Venezuelan women are empowered. We have many examples of venezolanas leading the response to the humanitarian crisis locally and are vital advocates for democracy, human rights and the Rule of Law for the nation.
However, the harsh reality is that Venezuelan political women, of all political tendencies and ideologies, continue to have a limited representation in spaces of power.
And I’m not making this up. The data confirms it.
Whereas women are 50% of the Venezuelan population…
- In 20 years of negotiations between the Chávez and Maduro regimes and the opposition, the opposition was represented by 25 people, all men.
- If we include the earlier efforts of the Boston Group (2002), there was only one woman from the opposition in 20 years. In contrast, chavismo’s delegation included at least one woman in all its delegations.
- For the 2019 Barbados and Oslo negotiation processes, there were no women present.
- If we look at the process of designing public policies for “the morning after” also known as Plan País, in other words, proposals for the period immediately after the democratic transition, only three of the 20 deputies who worked on it were women.
- The current negotiation process facilitated by Norway is the exception. Perhaps an expected outcome considering Norway serves as a mediator, and their commitment to advocating for women’s empowerment in their foreign policy is evident. The Venezuelan opposition delegation of nine members include a single female negotiator, and another woman as secretary (a role that fits into stereotypical female roles, by the way), and the regime’s delegation includes three out of nine. A total of five out of the 18 people negotiating peace and democracy for Venezuela.
When it comes to political representation in elected office, I reviewed data from 2000, when affirmative action measures started being implemented in Venezuela, and until 2015 (the last time we had an internationally recognized election). During this period, a total of 95 women were elected, versus 568 men. That is, women’s political representation has historically been around 14%, far from what they represent in the population and the electoral roll (50%), and far from the critical mass of 30% that the first quota law sought, or the 50% parity that the regulations subsequently approved by the CNE sought. Even in the case of the last elections recognized as democratic by the international community in 2015, which used the Special Regulation to Guarantee the Rights of Political Participation on an Equal Basis in the Election of Deputies of the National Assembly 2015, the election resulted in the majority of women being elected to alternate positions. And it was only around 16.6%.
This is wrong.
As I’ve argued in an earlier piece for Caracas Chronicles:
(a) we need more women in Venezuelan politics and a gender perspective in all decisions; (b) we need to strengthen Venezuela’s legislative framework to facilitate the previous point, and (c) we must have women at the table where decisions are made.
In the short term, we must ensure that the presence of the five women in the negotiation process in Mexico doesn’t stay as mere “tokenism” and that their views are mainstreamed in the discussions. Thinking ahead of the terms of a democratic, free and fair election, and with international observation, we must ensure that they agree on an affirmative action measure for that particular election that can ensure 50% representation of women in the lists offered to the electorate. There are many lessons from other countries in the region that we could learn from. And many of us have proposals for that measure (more on the next post!).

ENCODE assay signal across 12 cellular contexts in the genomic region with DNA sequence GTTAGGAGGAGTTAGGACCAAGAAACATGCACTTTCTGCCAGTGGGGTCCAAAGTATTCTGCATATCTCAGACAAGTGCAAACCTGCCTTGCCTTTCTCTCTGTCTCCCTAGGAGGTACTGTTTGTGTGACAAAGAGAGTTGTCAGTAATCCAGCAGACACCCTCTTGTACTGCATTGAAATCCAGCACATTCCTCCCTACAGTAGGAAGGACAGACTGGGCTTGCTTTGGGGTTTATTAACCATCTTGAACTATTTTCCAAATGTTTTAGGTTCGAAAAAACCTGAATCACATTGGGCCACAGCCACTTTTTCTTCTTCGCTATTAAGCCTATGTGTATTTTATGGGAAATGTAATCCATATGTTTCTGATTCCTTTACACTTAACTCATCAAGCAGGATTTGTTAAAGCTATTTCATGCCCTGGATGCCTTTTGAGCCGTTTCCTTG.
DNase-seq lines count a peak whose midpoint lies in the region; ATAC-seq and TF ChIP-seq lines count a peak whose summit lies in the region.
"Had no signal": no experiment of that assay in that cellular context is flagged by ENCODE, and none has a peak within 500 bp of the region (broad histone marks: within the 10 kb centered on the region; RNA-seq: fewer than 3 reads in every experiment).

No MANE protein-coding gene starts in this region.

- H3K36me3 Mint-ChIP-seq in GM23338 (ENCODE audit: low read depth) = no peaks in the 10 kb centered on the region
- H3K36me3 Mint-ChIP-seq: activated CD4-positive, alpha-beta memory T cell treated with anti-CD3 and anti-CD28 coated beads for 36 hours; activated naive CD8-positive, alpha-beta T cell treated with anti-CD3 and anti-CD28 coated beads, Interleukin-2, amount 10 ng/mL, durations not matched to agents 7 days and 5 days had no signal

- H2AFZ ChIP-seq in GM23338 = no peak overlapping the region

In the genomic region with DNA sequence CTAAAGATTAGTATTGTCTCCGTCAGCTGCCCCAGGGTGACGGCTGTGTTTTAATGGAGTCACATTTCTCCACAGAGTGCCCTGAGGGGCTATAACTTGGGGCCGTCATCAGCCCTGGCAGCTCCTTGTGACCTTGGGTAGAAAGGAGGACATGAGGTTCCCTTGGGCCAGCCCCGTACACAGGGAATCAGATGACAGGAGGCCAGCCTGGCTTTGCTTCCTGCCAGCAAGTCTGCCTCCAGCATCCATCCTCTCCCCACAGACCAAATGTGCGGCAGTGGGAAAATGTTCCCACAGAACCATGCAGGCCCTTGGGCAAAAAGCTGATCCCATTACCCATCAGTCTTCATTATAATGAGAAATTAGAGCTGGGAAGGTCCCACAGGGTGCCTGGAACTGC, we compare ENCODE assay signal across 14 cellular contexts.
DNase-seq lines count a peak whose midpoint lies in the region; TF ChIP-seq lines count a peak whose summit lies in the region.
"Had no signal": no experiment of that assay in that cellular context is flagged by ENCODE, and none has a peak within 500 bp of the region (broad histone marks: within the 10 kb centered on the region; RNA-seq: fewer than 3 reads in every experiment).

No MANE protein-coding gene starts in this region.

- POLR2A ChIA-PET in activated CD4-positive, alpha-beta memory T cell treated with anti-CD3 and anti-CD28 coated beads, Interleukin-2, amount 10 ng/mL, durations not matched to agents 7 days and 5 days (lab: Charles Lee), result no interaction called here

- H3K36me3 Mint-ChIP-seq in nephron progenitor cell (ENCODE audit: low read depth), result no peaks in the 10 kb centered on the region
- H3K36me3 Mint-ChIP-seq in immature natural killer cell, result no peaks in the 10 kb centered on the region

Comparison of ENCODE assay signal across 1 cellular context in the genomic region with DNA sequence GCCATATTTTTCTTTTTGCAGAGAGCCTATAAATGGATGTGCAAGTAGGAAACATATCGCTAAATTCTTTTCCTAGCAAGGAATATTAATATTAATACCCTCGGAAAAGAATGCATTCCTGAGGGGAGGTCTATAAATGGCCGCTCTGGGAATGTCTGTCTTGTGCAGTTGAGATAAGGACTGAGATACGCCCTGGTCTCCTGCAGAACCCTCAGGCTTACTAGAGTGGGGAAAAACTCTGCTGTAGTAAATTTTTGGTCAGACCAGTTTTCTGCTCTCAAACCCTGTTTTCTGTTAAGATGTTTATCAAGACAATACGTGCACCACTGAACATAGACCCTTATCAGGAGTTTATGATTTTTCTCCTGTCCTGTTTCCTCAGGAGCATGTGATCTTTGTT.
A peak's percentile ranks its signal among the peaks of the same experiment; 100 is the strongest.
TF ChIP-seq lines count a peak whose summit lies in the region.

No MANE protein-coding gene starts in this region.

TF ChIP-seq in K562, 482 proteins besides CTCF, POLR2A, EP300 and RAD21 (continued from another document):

Once that election happens, we also need to ensure that the transition government has a parity cabinet: 50%-50% men and women as ministers, vice-ministers, and in executive positions within ministries. Before that happens, we have to start working on that list of potential candidates so that when the moment comes, women are not excluded once again.
Achieving this requires at least two strategies. On one hand, it requires action by Venezuelan men, and especially those in the political game, in the sense that a certain level of men’s “disempowerment” is a precondition for women’s empowerment, as explained by Argentinian psychologist and masculinity expert Luis Bonino. Not that men shouldn’t be represented, but that including more women in decision-making spaces requires men working with us, and opening the spaces that they have historically occupied.
On the other hand, it also requires the strengthening of “strategic coalitions” composed of female politicians, and our male allies, civil society organizations, academia, the international community and women’s and feminist movements in Venezuela. We’ve had practice on this. In our nation’s history, it was these strategic coalitions led by the Venezuelan women’s movement that managed to push for the reform of the Civil Code in the ‘80s, the Labor Law in the ‘90s, and the incorporation of Article 144 in the Law of Suffrage and Political Participation (LOSPP), which was the first attempt to have a gender quota in Venezuela in 1998. These strategic coalitions have worked because women united for a common cause for women’s equality and representation beyond their party loyalties, inside and outside traditional political channels, and across ideological differences.
I call for activating these types of coalitions to push for women’s views in the negotiation taking place in Mexico (beyond their mere presence), the incorporation of a gender perspective in all agreements that will come out of that process, and for ensuring the adoption of a gender parity law for the elections of the transition to democracy.
* Opinions are personal. They do not represent those of the Organization of American States.
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